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Friday, February 14, 2014

EMBUTIDOS WITH 14TH CENTURY CHICKEN AU BROU RECIPE

Stuffing a Chicken
Photo by: Lord-Williams
fferciment L.farcimina (from farcio, is; fartum, stuffing), 
relleno, Cat fferçiment, L. farcimina
(from farcio, is; fartum, stuffing),  isicia, MEng fars (ure), Eng. forcemeat, stuffing, ground meat, animal organs, vegetables and other ingredients used as a filling for animals intestines or stomachs, as stuffing or garnish made into meatballs, called ryschewys in MEng, see abóndigas.

The Greeks were the first known to make forcemeat in the 8th or 9th C B.C. The Romans developed more types and took their recipes to the lands they conquered. Apicius gives seven recipes using pawns, sausage, pork liver, brains and meat but it was not until the Middle Ages that forcemeat was seasoned with herbs and spices.

The Anón Al-Andalus frequently uses poultry for forcemeat stuffing. One recipe calls for meatball forcemeat with almonds and pine kernels to stuff a gut but does not specify the type of meat.


Sent Soví provides several recipes for forcemeat. One is bacon with entails used to stuff peacock or pheasants. Another is not described as apparently it was common to stuff goat or pig’s stomachs with the entire animal and this was roasted on a spot.

Anón Al-Andalus does not give details for stuffing a ram’s stomach either. Another recipe calls for lamb or lungs.

Nola gives a recipe with chicken and almonds and another for rabbit with liver, bread and egg yolk stuffing. A third is made with almonds, sugar and rosewater for turnovers. Marzipan and other sweets also were used. What Englishman has not had a mincemeat pie?


[Anón/Grewe. 1982 I:63:X:69:CXXII:113; Anón/Huici.1966: 25: 27-28: 63: 46-47: 77: 55 etc; Apicius/Flower. 1958:II:I:1-7:61-64; Curye. 1985:180; ES: Sausage. Jun 22, 07; Nola. 1989:xviii-4:xlix-2:liiii-3; Pullar. 1970:97; and Serradilla. 1993:147]

CHICKEN AU BROU ADAPTED FROM SENT SOVÍ # LXI, QUI PARLA CON SE APARELLEN OQUES E CAPONS, E LA SALSA QUE S’I FFA AB LET DE AMELLES AB MUYOLS D’OUS
p. 105[1]

A Novelty Sauce All Guests will Savour
Photo by: Lord-Williams
Ingredients

1 whole chicken
salt
pepper

For the stuffing:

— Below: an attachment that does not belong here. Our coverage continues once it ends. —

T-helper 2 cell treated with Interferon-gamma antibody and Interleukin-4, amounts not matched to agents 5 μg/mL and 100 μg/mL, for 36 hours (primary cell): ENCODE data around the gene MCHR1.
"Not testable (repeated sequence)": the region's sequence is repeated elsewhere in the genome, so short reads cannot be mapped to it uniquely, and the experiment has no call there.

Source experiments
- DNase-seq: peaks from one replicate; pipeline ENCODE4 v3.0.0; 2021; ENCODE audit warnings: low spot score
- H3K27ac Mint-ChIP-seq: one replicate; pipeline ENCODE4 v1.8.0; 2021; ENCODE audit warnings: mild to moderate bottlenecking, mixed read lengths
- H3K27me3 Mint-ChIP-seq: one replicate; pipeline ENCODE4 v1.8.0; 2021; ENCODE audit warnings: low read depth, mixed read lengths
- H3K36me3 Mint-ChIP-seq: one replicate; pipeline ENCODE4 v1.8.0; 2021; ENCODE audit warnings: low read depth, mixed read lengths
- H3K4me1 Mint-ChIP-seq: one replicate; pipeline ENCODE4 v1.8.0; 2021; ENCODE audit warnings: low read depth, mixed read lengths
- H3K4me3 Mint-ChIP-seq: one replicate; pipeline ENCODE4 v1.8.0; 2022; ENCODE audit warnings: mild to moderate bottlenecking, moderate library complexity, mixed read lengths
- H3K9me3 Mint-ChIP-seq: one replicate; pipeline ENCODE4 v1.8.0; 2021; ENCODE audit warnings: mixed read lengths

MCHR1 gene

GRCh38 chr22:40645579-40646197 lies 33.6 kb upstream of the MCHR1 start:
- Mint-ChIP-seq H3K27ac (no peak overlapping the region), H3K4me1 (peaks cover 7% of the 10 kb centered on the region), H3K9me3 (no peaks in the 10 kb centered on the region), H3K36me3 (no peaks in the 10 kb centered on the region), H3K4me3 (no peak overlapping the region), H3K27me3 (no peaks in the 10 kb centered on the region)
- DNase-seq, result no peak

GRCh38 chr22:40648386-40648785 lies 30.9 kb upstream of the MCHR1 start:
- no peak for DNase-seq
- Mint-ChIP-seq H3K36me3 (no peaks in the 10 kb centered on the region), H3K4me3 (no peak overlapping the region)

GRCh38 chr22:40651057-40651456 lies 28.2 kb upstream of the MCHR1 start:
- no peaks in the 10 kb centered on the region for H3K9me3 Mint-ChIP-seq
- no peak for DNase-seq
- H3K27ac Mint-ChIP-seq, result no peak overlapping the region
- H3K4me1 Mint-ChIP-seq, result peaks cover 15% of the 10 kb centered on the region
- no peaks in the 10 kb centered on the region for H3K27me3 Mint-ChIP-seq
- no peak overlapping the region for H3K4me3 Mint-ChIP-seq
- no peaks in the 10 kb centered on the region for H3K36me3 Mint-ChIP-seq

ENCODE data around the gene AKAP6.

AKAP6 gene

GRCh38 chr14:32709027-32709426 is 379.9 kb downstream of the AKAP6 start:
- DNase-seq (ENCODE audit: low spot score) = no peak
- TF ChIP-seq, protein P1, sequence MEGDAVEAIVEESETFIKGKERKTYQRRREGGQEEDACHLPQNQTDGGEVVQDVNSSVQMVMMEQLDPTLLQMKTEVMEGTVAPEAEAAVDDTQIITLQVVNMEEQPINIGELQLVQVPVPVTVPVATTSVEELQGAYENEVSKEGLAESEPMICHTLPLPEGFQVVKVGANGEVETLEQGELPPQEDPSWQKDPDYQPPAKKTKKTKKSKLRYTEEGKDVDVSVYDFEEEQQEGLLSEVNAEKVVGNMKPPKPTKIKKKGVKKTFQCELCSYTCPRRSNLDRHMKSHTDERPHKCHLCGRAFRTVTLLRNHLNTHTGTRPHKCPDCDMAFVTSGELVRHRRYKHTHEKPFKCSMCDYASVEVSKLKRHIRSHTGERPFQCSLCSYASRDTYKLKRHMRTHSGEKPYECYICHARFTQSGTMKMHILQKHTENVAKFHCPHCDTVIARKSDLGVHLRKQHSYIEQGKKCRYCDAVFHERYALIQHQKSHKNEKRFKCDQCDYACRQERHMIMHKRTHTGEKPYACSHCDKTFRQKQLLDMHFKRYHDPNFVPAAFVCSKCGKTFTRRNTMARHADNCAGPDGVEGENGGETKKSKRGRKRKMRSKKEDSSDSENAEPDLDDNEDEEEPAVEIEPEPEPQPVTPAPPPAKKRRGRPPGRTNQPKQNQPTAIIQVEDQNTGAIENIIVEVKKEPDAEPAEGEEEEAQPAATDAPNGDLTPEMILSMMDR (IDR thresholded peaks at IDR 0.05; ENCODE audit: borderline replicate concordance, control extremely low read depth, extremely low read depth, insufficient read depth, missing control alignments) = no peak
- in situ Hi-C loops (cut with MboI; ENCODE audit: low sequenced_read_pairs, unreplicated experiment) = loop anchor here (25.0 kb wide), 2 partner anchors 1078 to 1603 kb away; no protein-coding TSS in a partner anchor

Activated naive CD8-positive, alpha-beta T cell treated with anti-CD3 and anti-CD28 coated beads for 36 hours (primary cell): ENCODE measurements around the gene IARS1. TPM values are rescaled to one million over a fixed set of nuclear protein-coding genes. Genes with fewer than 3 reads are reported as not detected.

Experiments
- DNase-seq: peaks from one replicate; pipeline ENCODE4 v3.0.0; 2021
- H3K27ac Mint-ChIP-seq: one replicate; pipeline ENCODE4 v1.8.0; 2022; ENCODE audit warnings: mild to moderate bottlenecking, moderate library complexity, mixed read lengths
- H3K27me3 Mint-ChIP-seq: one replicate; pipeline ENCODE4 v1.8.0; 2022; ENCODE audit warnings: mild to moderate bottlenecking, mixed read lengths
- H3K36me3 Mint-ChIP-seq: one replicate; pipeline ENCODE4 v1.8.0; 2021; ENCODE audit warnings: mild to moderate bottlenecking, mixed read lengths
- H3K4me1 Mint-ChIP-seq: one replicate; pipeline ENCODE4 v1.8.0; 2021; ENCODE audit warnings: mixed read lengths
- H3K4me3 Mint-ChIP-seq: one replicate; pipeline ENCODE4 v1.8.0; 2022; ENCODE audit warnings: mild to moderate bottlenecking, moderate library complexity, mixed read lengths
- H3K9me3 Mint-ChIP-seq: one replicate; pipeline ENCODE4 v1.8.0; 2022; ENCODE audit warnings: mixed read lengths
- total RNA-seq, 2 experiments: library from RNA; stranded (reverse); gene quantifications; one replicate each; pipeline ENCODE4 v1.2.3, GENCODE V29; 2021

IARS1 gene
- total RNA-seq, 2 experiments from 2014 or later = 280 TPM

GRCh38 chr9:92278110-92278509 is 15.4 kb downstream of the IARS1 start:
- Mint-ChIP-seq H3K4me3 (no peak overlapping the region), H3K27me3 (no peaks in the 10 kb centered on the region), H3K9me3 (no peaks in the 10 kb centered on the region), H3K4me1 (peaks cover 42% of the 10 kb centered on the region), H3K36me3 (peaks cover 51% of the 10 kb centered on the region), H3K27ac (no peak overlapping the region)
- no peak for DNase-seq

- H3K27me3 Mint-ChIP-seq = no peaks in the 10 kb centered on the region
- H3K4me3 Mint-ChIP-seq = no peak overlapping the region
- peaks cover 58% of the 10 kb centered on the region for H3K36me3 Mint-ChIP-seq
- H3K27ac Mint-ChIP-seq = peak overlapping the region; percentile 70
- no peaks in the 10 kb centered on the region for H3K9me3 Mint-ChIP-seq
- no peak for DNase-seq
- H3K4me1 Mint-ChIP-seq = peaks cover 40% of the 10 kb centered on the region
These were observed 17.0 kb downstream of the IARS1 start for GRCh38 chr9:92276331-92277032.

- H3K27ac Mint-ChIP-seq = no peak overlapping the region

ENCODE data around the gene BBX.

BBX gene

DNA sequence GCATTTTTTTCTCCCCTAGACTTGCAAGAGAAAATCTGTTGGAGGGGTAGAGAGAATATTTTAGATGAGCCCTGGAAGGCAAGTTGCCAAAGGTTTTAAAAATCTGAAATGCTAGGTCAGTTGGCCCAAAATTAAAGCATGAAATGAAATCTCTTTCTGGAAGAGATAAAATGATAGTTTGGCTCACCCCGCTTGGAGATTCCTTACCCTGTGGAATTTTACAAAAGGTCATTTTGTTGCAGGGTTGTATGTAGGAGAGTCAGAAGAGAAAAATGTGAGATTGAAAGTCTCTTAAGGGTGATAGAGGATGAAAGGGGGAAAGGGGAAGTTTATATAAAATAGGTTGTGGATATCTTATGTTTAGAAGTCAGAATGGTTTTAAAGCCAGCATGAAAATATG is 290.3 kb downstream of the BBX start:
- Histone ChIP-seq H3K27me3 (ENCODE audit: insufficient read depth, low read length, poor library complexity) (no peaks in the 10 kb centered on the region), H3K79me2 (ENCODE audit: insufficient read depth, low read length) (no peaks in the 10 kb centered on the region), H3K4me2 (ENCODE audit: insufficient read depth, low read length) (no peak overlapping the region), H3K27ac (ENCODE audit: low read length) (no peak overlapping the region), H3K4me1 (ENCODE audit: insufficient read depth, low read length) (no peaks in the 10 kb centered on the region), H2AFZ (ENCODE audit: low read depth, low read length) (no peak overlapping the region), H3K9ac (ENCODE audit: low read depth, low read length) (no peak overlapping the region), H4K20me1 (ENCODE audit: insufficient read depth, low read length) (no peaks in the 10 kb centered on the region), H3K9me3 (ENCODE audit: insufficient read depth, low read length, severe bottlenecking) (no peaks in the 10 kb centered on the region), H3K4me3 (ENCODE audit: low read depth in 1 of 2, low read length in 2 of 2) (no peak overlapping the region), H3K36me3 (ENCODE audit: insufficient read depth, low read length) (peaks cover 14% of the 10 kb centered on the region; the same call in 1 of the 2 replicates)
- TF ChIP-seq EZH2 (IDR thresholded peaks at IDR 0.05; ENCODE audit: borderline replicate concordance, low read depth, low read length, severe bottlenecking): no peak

1 garlic head, peeled and minced
1 c raisins sliced in half
¼ c solid fat diced
1 bay leaf
1 tsp cinnamon
1 tsp salt
1 tbsp olive oil
1 c white wine

Almond Milk And Egg “Mujols” Sauce:

1 c almond milk[2]

2 hard boiled egg yolks
1 tsp ginger
2 tsp saffron crushed
¼ c breadcrumbs
2 tbsp honey

A Chicken to Remember
Photo by: Lord-Williams
Preparation

Wash and pluck chicken and rub inside and out with salt and pepper. Tie the legs and wings and insert a spit through the chicken.

PREHEAT OVEN TO 350ºF/175ºC

Roast the chicken to 20-30 minutes until the coat is toasted.

For the Stuffing:

Mix garlic, raisins and fat and stuff cavities in the breast and neck with this. Sow them shut with a string. Put bay leaf, cinnamon, salt, olive oil and wine in a pan. Add the chicken and cover with water. Bring to a boil and reduce heat to gently boil it until very tender. It should take about 30 minutes. 

Remove the chicken from pan and drain off excess broth. Remove the string from the cavity and spoon out the stuffing. Carve the chicken as per Villena's instructions: removing the wings, legs and thighs and slicing the breast. Place on a platter with the stuffing on the side.

Sauce:

While the chicken is boiling, make almond milk using broth from the chicken. Dilute saffron in a little broth. Add that with the ginger to the almond milk. Mash egg yolks and mix them in the almond milk. Simmer for about 20 minutes. Slowly mix in breadcrumbs until the liquid is thick like gravy. Before serving add honey and pour the sauce into a gravy boat.



[1] For a slightly different version of the same recipe see blog titled Al Brou published November 17, 2010.
[2] See blog titled almejas published August 10, 2011 for recipe. Use 1/2 cup almonds and 1 c chicken broth.

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